III. In the loss of the Bible and its fruits, we should sooner or later suffer the loss of our institutions for popular education. Culture has existed without a revelation from heaven. Schools are not the product of the Bible only. But it is beyond question that popular education is of Bible origin. Other than Christian religions build themselves on the ignorance of the masses.

IV. By the loss of the Scriptures and their creations, we should sooner or later part with our institutions of civil liberty. History shows that the great charter of freedom in the world is the word of God. The great free nations of the earth are the great Christian nations.

A. Phelps, The Old Testament a Living Book, p. 187.

References: 2 Chronicles 34:14-33 . Homiletic Magazine, vol. xiii., p. 295. 2 Chronicles 34:27 . I. Williams, Characters of the Old Testament, p. 244; Spurgeon, Sermons, vol. xiii., No. 748. 2 Chronicles 35:2 . Ibid., vol. xxvi., No. 1513. 2 Chronicles 36:1-23 . Clergyman's Magazine, vol. v., p. 94. 2 Chronicles 36:12 . Preacher's Monthly, vol. ii., p. 265.

Verses 20-21

2 Chronicles 34:14 , 2 Chronicles 34:20-21

Consider what we should lose if we were to part with the Christian Scriptures and with all the institutions and blessings for which we are indebted to them.

I. In the loss of the Bible and its fruits, we should lose the knowledge of the true God. History proves this beyond reasonable dispute. God must speak, or man does not find Him. Mankind needs a book to keep alive in the earth the knowledge of a spiritual and personal God.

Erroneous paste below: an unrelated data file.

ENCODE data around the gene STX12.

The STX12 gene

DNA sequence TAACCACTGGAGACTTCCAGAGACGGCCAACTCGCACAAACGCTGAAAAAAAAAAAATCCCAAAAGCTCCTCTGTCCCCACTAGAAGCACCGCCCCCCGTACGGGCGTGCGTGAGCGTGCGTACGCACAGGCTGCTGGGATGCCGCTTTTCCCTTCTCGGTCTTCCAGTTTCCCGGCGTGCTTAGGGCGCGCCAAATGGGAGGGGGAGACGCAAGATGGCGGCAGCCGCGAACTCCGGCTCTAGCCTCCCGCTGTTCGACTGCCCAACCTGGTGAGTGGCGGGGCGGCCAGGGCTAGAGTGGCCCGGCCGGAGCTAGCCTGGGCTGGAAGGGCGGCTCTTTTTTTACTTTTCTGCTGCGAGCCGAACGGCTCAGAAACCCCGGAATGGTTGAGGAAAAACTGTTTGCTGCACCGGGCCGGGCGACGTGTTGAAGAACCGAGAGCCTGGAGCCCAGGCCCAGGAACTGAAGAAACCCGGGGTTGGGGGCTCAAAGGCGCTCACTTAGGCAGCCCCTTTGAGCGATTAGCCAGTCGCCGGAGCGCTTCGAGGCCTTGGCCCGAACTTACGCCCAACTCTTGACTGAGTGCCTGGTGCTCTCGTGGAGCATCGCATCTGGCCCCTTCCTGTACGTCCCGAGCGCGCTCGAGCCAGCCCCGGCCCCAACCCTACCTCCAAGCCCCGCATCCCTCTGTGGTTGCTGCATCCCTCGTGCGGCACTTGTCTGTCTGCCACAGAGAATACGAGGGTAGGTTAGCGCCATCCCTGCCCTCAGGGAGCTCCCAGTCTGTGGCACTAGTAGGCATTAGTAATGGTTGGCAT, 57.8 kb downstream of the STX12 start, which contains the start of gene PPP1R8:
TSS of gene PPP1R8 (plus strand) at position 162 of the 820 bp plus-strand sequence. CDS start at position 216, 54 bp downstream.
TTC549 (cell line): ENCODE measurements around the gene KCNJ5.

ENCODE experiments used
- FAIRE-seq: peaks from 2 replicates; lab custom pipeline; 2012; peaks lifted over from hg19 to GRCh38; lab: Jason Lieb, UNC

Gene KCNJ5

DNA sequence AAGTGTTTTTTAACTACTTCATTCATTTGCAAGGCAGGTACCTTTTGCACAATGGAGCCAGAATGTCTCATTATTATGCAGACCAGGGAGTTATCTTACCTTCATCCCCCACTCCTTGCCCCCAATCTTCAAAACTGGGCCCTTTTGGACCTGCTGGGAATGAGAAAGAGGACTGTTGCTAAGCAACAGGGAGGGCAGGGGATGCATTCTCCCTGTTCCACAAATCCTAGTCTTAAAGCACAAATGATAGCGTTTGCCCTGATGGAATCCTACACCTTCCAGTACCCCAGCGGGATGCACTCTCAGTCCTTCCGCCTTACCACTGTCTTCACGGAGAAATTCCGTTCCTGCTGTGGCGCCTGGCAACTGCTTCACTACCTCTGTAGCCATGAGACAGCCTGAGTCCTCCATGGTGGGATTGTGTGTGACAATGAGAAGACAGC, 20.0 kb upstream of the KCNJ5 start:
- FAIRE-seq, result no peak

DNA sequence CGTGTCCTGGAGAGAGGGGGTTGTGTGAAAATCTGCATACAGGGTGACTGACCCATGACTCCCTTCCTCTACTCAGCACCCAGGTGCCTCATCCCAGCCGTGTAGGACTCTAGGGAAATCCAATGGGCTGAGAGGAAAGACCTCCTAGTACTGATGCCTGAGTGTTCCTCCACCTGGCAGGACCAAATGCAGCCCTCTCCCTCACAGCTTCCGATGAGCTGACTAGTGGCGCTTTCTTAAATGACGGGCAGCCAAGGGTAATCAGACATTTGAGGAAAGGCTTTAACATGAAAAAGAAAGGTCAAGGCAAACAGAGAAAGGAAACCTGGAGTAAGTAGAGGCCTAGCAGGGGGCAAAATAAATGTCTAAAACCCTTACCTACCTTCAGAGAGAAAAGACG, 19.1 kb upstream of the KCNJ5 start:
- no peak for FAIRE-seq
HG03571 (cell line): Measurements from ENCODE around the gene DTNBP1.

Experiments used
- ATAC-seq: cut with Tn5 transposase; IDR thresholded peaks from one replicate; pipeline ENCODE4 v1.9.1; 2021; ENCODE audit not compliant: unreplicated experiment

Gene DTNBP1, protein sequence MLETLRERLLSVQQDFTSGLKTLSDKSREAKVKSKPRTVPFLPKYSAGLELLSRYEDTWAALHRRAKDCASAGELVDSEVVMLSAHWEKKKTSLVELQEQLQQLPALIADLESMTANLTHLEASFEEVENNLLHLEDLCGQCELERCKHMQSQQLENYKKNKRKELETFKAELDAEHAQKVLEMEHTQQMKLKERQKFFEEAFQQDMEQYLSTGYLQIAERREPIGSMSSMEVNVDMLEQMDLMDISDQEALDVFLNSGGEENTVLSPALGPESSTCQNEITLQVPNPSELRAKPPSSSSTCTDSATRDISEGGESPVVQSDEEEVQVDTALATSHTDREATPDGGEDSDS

II. By the loss of the Scriptures and their results from the knowledge of mankind, we should lose sooner or later our institutions of benevolence. Benevolence on any large scale, and in the form of permanent institutions, and for all classes of mankind is a Biblical idea.

III. In the loss of the Bible and its fruits, we should sooner or later suffer the loss of our institutions for popular education. Culture has existed without a revelation from heaven. Schools are not the product of the Bible only. But it is beyond question that popular education is of Bible origin. Other than Christian religions build themselves on the ignorance of the masses.

IV. By the loss of the Scriptures and their creations, we should sooner or later part with our institutions of civil liberty. History shows that the great charter of freedom in the world is the word of God. The great free nations of the earth are the great Christian nations.

A. Phelps, The Old Testament a Living Book, p. 187.

References: 2 Chronicles 34:14-33 . Homiletic Magazine, vol. xiii., p. 295. 2 Chronicles 34:27 . I. Williams, Characters of the Old Testament, p. 244; Spurgeon, Sermons, vol. xiii., No. 748. 2 Chronicles 35:2 . Ibid., vol. xxvi., No. 1513. 2 Chronicles 36:1-23 . Clergyman's Magazine, vol. v., p. 94. 2 Chronicles 36:12 . Preacher's Monthly, vol. ii., p. 265.

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Bibliographical Information
Nicoll, William R. "Commentary on 2 Chronicles 34". "Sermon Bible Commentary". https://www.studylight.org/commentaries/eng/sbc/2-chronicles-34.html.